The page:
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Tongan Herbal Medicine

W. Arthur Whistler

Softcover, 136 pp.

The use of medicinal plants dates to prehistoric times when ancient people found that ingestion or application of certain herbs and barks was effective in treating some of the ailments that plagued them. Herbal medicine is a part of virtually all cultures, and the Polynesian kingdom of Tonga is no exception. Even today herbal medicine is used at one time or another by a large percentage of the Tongan population, especially during infancy and childhood. While plants used for food, shelter, dyes, and many others aspects of the material culture of Tonga are easy to see and study, the use of plants for medicines is more esoteric. To elucidate this poorly known facet of Tongan culture, the author undertook a study of Tongan herbal medicine, which involved interviews with over 50 local healers over a several-year span.

The book is divided into three chapters. The first chapter, "Traditional Tongan Medicine," includes an introduction on the islands, their culture, and their history, and sections on previous literature and the ancient practice of Tongan medicine. The second chapter, "Modern Tongan Medicine," comprises a description of health care in Tonga today, concepts of sickness and health, and the current practice of herbal medicine. The third chapter, "Tongan Medicinal Plants," includes an enumeration and discussion of 77 of the most commonly used medicinal plants in Tonga, which are arranged in alphabetical order by Tongan name. The information given for each plant includes the following: (1) Tongan name; (2) scientific name; (3) family to which the plant belongs; (4) English name or names; (5) distribution; (6) habitat in which the plant is found; (7) a botanical description; and (8) the medicinal uses of the plant in Tonga. Following the third chapter is a list of literature cited, a glossary of Tongan medical terms, and an index to scientific names.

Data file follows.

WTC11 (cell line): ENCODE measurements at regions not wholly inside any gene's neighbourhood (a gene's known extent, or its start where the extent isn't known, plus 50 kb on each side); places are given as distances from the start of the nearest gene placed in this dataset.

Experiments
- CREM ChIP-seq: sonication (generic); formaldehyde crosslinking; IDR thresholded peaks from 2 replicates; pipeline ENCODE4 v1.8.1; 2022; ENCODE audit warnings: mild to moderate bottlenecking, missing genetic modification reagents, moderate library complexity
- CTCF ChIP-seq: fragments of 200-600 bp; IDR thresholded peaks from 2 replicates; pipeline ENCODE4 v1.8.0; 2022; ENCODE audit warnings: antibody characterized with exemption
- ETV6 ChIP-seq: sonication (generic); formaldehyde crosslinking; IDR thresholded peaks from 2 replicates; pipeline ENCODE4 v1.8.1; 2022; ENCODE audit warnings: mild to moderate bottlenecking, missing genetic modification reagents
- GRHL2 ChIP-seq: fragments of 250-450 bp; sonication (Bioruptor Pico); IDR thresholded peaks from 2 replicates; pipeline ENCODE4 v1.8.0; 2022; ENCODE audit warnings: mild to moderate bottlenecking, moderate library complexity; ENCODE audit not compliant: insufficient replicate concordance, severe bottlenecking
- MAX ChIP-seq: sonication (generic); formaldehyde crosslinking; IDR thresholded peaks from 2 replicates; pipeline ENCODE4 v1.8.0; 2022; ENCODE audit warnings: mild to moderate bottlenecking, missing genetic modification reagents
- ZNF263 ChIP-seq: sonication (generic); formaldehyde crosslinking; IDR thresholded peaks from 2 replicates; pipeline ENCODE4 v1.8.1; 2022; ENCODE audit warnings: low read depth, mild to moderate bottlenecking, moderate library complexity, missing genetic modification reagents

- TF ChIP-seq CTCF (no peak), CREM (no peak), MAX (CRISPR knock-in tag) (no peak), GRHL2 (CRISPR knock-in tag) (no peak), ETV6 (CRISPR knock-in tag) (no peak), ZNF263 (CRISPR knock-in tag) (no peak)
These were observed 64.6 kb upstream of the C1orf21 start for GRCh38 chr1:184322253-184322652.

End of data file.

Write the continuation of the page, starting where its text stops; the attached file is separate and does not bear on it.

This book is aimed at ethnobotany students, doctors studying herbal medicines, and anyone who wants to learn something about Tongan culture and its herbal medicine heritage. The book is much more detailed than the Tongan section in the earlier Polynesian Herbal Medicine written by the same author. Although Tongan Herbal Medicine lacks photographs of the plants themselves, many of these can be found in other books by Isle Botanica (e.g., Wayside plants of the Islands, Flowers of the Pacific Island Seashore, and Polynesian Herbal Medicine). The book is not meant to be used as a practical guide for someone taking or administering medicine, since the information was collected with the understanding of the healers that it was not for this purpose, and dosage is consequently not given.

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